“It took this (novel coronavirus [COVID-19]) disaster, unfortunately, but I’m pleasantly surprised, he said. “All the departments had to figure out the equipment, what they need to telework, but a couple of the reports that I’ve gotten back are that people are obviously happier to be teleworking. For the most part, productivity has gone up. I can tell you for myself that when you’re in the office, you go from meeting to meeting. There’s always time that you’re walking or driving … but like right now, I’m jumping from one (teleconferencing) meeting to another. I’m working longer hours. It’s working, and I’m hoping that we can continue this. You’re talking about saving a lot of taxpayers’ money. The only problem I can see is bandwidth, but that’s solved by the introduction of 5G. Once it’s introduced everywhere, we’ll see that problem going away.”

Armani said the remote-working shift was among the reasons he chose to retire now.

“I wasn’t planning on doing this this quick. I was thinking about December or maybe later. I’m going to miss talking with people and saying goodbyes in person. That’s the downside. The upside is that I’m actually starting a company, a consulting company, probably opening in July or August. We will be working online, remotely. So this got me used to working at home and having all the tools that I need.

“My feeling is that, at minimum for the next couple of years or so, the state’s going to be in this mode. They may divide people into shifts, but this teleworking is going to continue in one form or another.”

He said it’s been an adjustment, going from meeting with vendors and others in person to doing so via video conferencing.

“It’s not seamless,” he said, but using video calls is better than just a voice call.

“When I see you, at least I get to see the expression on your face,” he said. “Even though it’s all digital, there’s kind of the closeness of sitting across a table. I’ve had great conversations with different vendor partners on Teams or Zoom or whatever. It’s a shift. The private sector has been doing it for years. I don’t think it’s going to have a huge impact, though,” on individuals’ negotiating styles.

After 30 years and two months, Armani will be passing more than the office key to his successors.

“I’m preparing some transition documents, documenting what I’ve been doing — although it’s kind of hard, because I’ve been at the agency for 20 years, and documenting that, it’s going to be ‘War and Peace.’ I don’t think we’ll see anybody permanently before end of August or maybe even longer — and that’s true with both agencies. We’re splitting my responsibility into two — one AIO for GovOps and one for BCHS.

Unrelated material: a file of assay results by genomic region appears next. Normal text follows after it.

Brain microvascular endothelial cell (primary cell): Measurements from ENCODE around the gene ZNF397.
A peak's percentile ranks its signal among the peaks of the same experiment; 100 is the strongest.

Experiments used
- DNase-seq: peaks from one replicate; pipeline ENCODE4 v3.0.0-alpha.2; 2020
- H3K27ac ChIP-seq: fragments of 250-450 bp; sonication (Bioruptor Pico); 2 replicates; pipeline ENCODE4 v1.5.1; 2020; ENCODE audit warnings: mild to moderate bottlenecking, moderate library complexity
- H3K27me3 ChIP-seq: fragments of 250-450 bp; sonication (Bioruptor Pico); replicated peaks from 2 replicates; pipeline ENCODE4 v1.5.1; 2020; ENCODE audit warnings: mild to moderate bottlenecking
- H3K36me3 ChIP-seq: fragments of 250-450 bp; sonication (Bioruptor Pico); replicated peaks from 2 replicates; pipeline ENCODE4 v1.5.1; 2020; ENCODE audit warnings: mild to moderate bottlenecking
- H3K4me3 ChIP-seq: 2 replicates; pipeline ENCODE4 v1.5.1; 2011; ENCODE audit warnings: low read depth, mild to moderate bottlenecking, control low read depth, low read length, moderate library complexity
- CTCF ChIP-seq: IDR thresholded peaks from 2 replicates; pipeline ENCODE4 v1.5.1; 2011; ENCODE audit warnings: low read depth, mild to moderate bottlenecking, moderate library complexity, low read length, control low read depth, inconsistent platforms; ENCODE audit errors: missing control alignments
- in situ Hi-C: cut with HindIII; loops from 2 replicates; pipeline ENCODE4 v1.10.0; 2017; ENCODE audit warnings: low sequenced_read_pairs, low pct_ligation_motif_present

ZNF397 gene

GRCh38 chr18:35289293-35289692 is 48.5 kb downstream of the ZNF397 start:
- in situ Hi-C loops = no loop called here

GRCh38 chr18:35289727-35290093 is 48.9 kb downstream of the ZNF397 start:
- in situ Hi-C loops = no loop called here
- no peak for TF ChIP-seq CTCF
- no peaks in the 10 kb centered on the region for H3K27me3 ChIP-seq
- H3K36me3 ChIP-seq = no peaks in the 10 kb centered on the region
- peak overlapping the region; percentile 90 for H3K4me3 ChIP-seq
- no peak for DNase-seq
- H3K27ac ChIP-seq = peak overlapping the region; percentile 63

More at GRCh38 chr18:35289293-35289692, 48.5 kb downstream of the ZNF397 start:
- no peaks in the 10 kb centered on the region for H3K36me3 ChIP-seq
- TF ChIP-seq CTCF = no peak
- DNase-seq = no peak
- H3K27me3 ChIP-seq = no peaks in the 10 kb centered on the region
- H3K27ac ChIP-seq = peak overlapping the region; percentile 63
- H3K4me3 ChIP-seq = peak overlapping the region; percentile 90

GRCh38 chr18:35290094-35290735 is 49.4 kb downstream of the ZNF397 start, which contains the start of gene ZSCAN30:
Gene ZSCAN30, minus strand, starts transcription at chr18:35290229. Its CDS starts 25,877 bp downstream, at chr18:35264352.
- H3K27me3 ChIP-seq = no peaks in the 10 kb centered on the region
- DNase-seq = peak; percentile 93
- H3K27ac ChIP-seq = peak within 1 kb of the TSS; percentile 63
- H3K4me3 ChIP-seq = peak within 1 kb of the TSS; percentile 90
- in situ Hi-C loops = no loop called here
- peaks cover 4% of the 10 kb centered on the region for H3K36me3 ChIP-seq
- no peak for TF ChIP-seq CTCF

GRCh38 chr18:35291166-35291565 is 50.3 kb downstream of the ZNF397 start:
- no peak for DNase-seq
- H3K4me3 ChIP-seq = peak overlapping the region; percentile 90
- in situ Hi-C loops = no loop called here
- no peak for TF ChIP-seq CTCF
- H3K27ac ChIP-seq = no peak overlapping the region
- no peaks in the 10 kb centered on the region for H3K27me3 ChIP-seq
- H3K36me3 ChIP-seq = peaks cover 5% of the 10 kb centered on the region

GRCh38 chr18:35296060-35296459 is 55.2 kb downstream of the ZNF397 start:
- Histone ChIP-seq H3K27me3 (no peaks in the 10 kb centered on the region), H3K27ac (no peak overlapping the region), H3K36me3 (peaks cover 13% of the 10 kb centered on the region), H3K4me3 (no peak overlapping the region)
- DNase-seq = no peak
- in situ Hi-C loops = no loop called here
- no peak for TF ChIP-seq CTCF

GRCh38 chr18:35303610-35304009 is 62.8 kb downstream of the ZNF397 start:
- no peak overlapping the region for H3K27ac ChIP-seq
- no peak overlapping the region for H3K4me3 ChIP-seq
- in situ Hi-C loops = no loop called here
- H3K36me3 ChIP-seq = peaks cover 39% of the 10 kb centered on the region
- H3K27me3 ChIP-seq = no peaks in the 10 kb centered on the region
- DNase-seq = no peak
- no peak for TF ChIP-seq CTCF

“It makes sense to split it. The reason I could handle that is because I’d been managing for so long. For me, it’s second nature. But any new person who comes in is going to be overwhelmed. I have a lot of big departments.”

Armani is proud of his legacy, and he offered the following highlights when asked:

  • “Going back to when I was a director for E-Services … all the departments, 130 or so, had their own website. And going from one to another, you wouldn’t know if you were on a State of California website. We brought the look and feel and that ‘CA’ logo to the websites of the state of California. I’m most proud of that.”
  • “In mid-2000, we had a lot of people retiring at that time. All this legacy knowledge was going out. Why couldn’t we just hire them back to help us? There was no means to find them. We created a website and database — … (for annuitants). Departments can say, ‘I need a COBOL programmer.’”
  • “The CIO Academy — I founded that, was always proud of that.”
  • “Also, the state’s first email, CAmail. I talked to Teri Takai at the time and she put me on as chair to get that going, and then later on as co-chair with Chris Cruz. That was the first cloud-shared application ever for the state of California.”
  • “And e.Republic used to rank state websites for usability and whatever. When I first came on as director of E-Services, we were ranked 48 out of 50. By the time I turned over the whole thing to Teri Takai, we were in single digits, and then she brought it to Rank 1.”

Armani acknowledges that he could have made a lot more money over the years by staying in the private sector rather than going into government.

“I always felt like I wanted to give back,” he said. “In the private sector, whatever you do is obviously for the good of the company — to make money, and a paycheck for you. Here, what I do is for the people of California. It may sound silly, but everything I did … was always to try to make it easier for people to deal with the state and the public sector. That’s what’s kept me on project after project — to make that happen.”

Mentoring others, he said, was always important to him.

“There were many, many people that I actually mentored and talked with — and still, to this day, there are a lot of people that I am mentoring. Twenty-five years later, I still get calls from people I helped, and they tell me, ‘I’m here because of you.’ Part of the reason that I came up with the CIO Academy was for that: To bring in people, to network, and to tell them, ‘Here’s how you should do this thing.’”

*e.Republic is the parent company of Techwire.